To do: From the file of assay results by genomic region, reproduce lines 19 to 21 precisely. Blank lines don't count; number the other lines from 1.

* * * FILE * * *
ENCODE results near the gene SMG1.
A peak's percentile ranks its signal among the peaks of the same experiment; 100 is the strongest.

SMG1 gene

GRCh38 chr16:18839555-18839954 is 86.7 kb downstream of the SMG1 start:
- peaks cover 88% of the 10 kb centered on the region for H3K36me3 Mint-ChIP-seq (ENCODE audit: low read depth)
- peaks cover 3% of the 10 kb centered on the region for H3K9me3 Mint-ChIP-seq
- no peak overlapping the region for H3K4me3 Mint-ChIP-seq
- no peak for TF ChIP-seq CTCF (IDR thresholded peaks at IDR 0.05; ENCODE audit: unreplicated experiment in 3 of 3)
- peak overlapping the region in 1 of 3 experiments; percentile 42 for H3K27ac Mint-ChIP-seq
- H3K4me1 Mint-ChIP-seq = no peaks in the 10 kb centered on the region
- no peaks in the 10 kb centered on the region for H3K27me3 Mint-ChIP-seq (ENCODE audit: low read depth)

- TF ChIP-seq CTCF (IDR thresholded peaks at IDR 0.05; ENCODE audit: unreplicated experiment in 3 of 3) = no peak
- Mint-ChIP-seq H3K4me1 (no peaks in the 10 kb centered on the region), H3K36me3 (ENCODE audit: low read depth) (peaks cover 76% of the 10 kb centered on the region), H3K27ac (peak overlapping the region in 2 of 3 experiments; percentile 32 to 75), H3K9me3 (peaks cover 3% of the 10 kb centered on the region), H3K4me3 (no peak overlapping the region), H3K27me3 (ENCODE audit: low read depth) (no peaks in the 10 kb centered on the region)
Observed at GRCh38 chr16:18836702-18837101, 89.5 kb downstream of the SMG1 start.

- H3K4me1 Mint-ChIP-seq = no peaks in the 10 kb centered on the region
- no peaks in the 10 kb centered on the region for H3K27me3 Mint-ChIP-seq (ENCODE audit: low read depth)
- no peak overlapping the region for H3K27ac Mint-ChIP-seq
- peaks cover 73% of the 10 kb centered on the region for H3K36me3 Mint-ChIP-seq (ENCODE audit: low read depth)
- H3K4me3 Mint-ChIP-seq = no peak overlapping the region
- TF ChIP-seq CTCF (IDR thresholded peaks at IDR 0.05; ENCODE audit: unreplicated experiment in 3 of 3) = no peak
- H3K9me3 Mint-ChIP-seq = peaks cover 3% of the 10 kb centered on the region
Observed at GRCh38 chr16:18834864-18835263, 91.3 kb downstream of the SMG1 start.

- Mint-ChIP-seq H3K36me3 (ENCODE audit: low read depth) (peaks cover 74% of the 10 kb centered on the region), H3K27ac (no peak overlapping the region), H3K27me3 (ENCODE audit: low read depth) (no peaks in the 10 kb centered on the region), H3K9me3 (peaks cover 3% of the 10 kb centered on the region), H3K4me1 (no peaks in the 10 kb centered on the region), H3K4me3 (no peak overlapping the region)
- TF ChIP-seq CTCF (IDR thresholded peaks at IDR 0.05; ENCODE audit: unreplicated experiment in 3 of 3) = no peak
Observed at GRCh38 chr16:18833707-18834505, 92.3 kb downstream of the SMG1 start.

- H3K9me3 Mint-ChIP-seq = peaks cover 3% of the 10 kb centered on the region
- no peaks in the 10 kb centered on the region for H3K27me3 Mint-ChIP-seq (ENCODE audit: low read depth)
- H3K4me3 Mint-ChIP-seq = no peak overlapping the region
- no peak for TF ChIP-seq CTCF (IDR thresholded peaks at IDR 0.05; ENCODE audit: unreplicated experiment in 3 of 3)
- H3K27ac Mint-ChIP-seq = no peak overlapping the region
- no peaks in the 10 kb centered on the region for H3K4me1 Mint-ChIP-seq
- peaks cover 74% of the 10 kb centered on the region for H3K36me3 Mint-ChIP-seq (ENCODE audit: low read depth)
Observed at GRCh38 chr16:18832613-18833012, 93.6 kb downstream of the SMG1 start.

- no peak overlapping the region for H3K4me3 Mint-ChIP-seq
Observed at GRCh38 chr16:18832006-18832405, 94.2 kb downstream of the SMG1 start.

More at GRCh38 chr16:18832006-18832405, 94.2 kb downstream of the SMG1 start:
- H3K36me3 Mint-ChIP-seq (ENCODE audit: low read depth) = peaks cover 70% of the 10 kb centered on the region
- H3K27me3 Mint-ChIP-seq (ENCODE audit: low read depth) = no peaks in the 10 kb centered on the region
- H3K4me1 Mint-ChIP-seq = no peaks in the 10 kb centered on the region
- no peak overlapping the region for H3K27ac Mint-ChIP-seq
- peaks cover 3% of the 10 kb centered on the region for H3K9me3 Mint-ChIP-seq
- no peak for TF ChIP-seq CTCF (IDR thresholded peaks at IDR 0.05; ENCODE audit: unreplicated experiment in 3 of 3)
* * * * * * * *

- H3K4me3 Mint-ChIP-seq = no peak overlapping the region
- TF ChIP-seq CTCF (IDR thresholded peaks at IDR 0.05; ENCODE audit: unreplicated experiment in 3 of 3) = no peak
- H3K9me3 Mint-ChIP-seq = peaks cover 3% of the 10 kb centered on the region